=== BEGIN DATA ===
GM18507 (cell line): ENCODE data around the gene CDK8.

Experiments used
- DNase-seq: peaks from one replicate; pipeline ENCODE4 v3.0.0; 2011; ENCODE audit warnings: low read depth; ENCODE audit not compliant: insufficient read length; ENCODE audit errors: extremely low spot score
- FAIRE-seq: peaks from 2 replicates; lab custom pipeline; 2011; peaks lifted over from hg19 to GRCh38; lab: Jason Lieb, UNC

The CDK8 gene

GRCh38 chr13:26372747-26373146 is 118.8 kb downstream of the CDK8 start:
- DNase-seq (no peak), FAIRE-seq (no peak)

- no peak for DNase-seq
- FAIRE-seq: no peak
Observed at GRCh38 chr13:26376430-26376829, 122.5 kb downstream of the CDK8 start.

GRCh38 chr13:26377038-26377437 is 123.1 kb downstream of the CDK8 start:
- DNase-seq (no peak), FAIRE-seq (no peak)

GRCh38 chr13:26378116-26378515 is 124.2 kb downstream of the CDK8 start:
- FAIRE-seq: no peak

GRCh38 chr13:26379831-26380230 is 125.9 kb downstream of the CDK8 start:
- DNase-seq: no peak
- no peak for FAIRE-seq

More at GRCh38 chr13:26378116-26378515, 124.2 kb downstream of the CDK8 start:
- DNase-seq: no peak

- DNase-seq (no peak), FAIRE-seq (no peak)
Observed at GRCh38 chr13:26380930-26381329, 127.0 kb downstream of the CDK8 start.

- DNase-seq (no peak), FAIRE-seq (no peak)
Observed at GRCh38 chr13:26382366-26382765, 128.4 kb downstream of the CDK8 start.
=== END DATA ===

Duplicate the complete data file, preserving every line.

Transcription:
GM18507 (cell line): ENCODE data around the gene CDK8.

Experiments used
- DNase-seq: peaks from one replicate; pipeline ENCODE4 v3.0.0; 2011; ENCODE audit warnings: low read depth; ENCODE audit not compliant: insufficient read length; ENCODE audit errors: extremely low spot score
- FAIRE-seq: peaks from 2 replicates; lab custom pipeline; 2011; peaks lifted over from hg19 to GRCh38; lab: Jason Lieb, UNC

The CDK8 gene

GRCh38 chr13:26372747-26373146 is 118.8 kb downstream of the CDK8 start:
- DNase-seq (no peak), FAIRE-seq (no peak)

- no peak for DNase-seq
- FAIRE-seq: no peak
Observed at GRCh38 chr13:26376430-26376829, 122.5 kb downstream of the CDK8 start.

GRCh38 chr13:26377038-26377437 is 123.1 kb downstream of the CDK8 start:
- DNase-seq (no peak), FAIRE-seq (no peak)

GRCh38 chr13:26378116-26378515 is 124.2 kb downstream of the CDK8 start:
- FAIRE-seq: no peak

GRCh38 chr13:26379831-26380230 is 125.9 kb downstream of the CDK8 start:
- DNase-seq: no peak
- no peak for FAIRE-seq

More at GRCh38 chr13:26378116-26378515, 124.2 kb downstream of the CDK8 start:
- DNase-seq: no peak

- DNase-seq (no peak), FAIRE-seq (no peak)
Observed at GRCh38 chr13:26380930-26381329, 127.0 kb downstream of the CDK8 start.

- DNase-seq (no peak), FAIRE-seq (no peak)
Observed at GRCh38 chr13:26382366-26382765, 128.4 kb downstream of the CDK8 start.